# Pythagorean-theorem meaning

The theorem that the sum of the squares of the lengths of the sides of a right triangle is equal to the square of the length of the hypotenuse.

noun

The theorem that in a right triangle the hypotenuse squared is equal to the sum of the squares of the other sides (i.e., c

^{2}= a^{2}+ b^{2})noun

The definition of the Pythagorean Theorem is a mathmatical relationship of the lengths of the sides in a right triangle - if you square the length of the two shorter sides and add them together, that will equal the length of the longest side squared.

An example of the Pythagorean Theorem is a 3 x 4 x 5 triangle - 3 squared is 9, 4 squared is 16, and 5 squared is 25. 9 plus 16 equals 25.

noun

A theorem stating that the square of the length of the hypotenuse of a right triangle is equal to the sum of the squares of the lengths of the other sides. It is mathematically stated as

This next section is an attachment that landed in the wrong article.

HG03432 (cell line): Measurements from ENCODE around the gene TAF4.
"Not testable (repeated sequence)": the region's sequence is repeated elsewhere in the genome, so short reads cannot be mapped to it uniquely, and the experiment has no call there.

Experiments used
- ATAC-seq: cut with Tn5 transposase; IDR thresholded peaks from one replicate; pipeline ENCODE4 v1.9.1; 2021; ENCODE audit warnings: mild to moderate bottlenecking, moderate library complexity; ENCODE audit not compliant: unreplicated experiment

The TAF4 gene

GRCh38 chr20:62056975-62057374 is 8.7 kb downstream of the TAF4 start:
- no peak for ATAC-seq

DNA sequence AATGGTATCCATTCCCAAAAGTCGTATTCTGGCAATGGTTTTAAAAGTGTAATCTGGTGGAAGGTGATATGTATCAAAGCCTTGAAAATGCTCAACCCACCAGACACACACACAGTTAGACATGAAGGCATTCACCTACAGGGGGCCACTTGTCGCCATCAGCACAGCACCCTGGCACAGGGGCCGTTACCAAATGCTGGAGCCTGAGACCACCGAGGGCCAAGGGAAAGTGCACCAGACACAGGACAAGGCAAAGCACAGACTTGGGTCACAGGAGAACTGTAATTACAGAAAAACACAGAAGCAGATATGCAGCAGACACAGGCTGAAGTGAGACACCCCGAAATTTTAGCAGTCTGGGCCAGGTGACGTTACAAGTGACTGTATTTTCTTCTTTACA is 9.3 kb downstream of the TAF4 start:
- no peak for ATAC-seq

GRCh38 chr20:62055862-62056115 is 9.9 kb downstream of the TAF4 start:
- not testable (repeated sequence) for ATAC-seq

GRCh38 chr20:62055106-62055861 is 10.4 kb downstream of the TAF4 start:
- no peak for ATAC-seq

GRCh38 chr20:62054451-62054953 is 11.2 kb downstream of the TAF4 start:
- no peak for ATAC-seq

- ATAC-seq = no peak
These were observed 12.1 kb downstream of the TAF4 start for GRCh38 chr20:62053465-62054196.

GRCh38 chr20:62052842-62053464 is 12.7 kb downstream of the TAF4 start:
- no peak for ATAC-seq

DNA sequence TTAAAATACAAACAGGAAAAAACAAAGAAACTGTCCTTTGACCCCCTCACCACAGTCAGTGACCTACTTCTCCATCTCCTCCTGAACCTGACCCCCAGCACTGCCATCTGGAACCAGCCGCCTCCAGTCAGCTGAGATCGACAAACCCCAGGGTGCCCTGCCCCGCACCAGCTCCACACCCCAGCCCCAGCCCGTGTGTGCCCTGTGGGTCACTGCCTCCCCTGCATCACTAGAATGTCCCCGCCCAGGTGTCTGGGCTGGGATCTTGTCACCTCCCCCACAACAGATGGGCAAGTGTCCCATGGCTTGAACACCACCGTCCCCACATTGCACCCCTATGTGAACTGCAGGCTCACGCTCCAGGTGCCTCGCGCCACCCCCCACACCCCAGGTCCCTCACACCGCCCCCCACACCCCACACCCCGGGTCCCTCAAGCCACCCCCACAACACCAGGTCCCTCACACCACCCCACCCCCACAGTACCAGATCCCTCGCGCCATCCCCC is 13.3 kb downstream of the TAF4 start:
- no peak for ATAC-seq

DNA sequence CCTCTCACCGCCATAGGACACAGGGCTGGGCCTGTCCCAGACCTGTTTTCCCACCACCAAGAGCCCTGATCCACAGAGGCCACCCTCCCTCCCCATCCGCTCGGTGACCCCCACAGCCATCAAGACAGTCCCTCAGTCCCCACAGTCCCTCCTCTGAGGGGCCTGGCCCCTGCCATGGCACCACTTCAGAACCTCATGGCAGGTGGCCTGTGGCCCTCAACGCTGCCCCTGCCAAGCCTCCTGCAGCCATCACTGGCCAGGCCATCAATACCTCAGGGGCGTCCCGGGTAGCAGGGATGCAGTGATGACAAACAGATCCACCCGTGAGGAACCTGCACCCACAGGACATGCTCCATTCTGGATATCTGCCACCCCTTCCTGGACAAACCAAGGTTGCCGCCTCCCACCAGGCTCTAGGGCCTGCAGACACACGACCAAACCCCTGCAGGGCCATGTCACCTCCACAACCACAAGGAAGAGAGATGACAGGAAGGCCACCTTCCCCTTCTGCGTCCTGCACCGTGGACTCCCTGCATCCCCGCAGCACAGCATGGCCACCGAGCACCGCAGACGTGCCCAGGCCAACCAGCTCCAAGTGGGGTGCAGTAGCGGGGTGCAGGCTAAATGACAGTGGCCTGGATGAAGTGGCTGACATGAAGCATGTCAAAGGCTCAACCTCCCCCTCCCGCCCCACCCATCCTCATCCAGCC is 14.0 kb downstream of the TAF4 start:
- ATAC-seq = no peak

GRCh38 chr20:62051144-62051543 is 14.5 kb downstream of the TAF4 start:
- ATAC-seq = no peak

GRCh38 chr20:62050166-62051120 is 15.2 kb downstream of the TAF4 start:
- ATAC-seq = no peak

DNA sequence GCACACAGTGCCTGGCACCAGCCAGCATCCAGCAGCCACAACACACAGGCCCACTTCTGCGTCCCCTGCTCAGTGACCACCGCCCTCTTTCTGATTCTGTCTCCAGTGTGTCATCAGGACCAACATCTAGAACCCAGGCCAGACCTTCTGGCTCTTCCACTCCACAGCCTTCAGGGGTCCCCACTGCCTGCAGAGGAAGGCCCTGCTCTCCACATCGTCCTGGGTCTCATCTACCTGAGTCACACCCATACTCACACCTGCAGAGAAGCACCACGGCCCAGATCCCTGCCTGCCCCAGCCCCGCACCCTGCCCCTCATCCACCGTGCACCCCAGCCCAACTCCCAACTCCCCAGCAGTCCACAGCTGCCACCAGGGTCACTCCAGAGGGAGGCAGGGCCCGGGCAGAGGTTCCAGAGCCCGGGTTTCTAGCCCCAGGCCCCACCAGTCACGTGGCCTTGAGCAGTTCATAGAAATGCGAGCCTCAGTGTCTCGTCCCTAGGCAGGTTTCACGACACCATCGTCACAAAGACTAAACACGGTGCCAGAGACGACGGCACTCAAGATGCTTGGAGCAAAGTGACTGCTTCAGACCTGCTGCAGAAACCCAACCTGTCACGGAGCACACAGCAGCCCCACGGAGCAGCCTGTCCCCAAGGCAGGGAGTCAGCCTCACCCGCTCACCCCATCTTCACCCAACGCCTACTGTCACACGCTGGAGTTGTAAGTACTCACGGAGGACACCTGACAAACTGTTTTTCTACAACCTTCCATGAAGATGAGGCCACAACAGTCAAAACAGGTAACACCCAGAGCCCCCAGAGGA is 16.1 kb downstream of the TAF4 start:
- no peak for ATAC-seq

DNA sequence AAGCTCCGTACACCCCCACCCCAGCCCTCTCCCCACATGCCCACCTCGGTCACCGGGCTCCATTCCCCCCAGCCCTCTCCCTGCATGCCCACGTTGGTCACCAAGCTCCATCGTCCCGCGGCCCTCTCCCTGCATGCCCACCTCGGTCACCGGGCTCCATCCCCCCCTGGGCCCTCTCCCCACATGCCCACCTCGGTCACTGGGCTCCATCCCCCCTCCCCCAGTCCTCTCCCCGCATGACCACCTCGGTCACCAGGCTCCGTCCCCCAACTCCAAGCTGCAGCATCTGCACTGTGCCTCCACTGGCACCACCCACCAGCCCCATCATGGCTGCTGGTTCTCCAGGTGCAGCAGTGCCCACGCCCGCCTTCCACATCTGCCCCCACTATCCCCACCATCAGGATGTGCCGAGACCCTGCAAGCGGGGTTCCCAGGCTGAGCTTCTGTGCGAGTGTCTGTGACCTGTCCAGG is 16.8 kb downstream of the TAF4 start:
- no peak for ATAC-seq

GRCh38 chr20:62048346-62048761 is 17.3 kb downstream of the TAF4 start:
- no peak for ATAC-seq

*c*^{2}=*a*^{2}+*b*^{2}, where*c*is the length of the hypotenuse and*a*and*b*the lengths of the other two sides.(geometry) A mathematical theorem which states that the square of the length of the hypotenuse of a right triangle is equal to the sum of the squares of those of the two other sides.

The Pythagorean theorem only applies to right triangles.

pronoun

Advertisement

(functional analysis) A generalization of the Pythagorean theorem for Euclidean triangles to Hilbert spaces.

pronoun

## Origin of pythagorean-theorem

- Named after Pythagoras, from Ancient Greek
*Î Ï…Î¸Î±Î³ÏŒÏÎ±Ï‚*(Pythagoras), Greek mathematician and philosopher who by tradition is credited with theorem's discovery and proof.### From Wiktionary